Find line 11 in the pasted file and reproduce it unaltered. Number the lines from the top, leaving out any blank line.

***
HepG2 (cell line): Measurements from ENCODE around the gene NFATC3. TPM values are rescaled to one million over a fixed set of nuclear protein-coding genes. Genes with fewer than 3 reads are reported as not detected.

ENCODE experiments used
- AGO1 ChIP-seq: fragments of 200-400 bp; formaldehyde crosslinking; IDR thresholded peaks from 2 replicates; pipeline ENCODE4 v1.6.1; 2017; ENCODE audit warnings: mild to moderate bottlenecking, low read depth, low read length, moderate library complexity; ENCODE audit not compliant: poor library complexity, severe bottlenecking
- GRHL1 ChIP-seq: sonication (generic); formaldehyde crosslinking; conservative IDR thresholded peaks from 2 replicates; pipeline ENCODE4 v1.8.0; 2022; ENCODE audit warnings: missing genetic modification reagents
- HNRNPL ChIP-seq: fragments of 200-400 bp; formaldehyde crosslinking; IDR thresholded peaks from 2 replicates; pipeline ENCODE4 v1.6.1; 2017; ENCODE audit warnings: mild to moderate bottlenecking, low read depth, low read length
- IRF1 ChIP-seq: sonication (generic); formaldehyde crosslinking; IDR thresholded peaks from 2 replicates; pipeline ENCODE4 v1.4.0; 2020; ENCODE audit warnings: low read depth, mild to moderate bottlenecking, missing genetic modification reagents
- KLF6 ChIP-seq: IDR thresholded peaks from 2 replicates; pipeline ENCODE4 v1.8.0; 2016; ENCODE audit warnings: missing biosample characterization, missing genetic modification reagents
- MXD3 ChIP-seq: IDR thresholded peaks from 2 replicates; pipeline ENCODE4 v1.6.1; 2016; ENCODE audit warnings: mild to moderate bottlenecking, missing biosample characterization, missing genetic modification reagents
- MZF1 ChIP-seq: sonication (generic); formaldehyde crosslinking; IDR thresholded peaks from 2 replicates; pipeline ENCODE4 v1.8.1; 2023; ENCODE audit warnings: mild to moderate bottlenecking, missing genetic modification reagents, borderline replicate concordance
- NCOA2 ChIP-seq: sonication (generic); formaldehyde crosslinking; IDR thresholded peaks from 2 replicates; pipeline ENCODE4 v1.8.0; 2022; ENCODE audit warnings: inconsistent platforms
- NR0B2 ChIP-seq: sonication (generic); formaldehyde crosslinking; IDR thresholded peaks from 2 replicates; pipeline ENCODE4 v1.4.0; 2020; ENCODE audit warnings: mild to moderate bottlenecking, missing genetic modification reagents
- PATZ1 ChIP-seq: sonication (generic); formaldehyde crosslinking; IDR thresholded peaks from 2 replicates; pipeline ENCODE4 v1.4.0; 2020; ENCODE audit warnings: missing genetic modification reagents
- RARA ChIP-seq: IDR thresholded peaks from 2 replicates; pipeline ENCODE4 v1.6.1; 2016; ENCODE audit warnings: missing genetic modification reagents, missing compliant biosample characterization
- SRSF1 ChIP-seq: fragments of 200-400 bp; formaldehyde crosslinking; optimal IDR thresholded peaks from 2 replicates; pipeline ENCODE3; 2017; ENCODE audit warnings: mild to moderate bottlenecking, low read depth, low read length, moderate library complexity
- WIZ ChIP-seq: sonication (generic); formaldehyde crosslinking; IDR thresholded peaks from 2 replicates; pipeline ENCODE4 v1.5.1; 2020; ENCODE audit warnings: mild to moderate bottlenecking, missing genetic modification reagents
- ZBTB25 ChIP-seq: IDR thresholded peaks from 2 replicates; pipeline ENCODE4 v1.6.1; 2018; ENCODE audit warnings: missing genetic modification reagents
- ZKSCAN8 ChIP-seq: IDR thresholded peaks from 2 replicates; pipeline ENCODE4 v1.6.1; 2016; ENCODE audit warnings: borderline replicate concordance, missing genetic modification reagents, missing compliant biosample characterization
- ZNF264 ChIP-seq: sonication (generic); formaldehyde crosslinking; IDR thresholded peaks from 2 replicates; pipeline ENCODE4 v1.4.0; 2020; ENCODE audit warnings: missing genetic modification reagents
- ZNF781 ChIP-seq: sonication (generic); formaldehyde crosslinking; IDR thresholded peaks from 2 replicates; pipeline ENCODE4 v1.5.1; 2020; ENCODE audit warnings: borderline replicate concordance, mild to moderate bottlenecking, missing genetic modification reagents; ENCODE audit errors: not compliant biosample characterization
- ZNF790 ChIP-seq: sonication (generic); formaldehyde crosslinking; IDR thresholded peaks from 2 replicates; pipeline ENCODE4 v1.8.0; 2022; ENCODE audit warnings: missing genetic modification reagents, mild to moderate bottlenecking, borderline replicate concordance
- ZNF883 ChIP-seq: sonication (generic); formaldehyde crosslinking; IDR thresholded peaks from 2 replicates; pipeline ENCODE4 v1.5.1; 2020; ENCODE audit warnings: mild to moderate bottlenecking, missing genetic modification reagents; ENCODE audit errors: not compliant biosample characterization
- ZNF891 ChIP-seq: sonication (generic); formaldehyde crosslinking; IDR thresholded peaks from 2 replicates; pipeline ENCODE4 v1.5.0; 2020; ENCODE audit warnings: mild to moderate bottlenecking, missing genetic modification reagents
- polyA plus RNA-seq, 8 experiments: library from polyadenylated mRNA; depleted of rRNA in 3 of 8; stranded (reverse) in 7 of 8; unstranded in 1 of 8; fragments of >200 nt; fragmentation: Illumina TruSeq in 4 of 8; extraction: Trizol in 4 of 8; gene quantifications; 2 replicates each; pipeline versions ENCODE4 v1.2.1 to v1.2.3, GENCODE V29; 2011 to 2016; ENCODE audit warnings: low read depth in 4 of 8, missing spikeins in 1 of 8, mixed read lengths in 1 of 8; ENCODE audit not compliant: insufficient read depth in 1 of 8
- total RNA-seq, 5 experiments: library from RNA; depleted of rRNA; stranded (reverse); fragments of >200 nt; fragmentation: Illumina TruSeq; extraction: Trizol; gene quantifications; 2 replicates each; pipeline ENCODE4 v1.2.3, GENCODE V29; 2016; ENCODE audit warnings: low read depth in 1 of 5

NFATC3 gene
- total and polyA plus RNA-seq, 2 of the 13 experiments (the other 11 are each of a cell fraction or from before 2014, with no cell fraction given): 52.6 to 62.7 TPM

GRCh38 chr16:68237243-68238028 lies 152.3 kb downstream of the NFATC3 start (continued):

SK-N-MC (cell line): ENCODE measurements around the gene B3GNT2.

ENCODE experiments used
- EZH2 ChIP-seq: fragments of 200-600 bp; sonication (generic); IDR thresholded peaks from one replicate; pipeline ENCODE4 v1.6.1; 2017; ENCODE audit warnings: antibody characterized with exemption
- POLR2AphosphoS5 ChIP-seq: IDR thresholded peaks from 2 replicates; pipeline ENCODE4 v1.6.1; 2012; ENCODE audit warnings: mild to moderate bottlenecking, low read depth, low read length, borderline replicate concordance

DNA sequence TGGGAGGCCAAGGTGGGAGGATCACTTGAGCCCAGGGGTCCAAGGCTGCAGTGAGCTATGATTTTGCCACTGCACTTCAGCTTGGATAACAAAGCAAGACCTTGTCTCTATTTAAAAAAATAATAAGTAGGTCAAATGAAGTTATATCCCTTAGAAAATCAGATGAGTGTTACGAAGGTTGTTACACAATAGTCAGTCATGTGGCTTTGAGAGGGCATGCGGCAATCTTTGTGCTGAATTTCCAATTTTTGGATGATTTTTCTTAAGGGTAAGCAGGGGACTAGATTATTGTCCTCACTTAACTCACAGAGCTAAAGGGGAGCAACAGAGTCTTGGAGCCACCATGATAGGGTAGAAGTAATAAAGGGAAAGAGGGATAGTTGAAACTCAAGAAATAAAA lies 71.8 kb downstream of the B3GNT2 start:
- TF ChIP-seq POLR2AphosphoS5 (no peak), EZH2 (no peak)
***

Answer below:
- NR0B2 ChIP-seq: sonication (generic); formaldehyde crosslinking; IDR thresholded peaks from 2 replicates; pipeline ENCODE4 v1.4.0; 2020; ENCODE audit warnings: mild to moderate bottlenecking, missing genetic modification reagents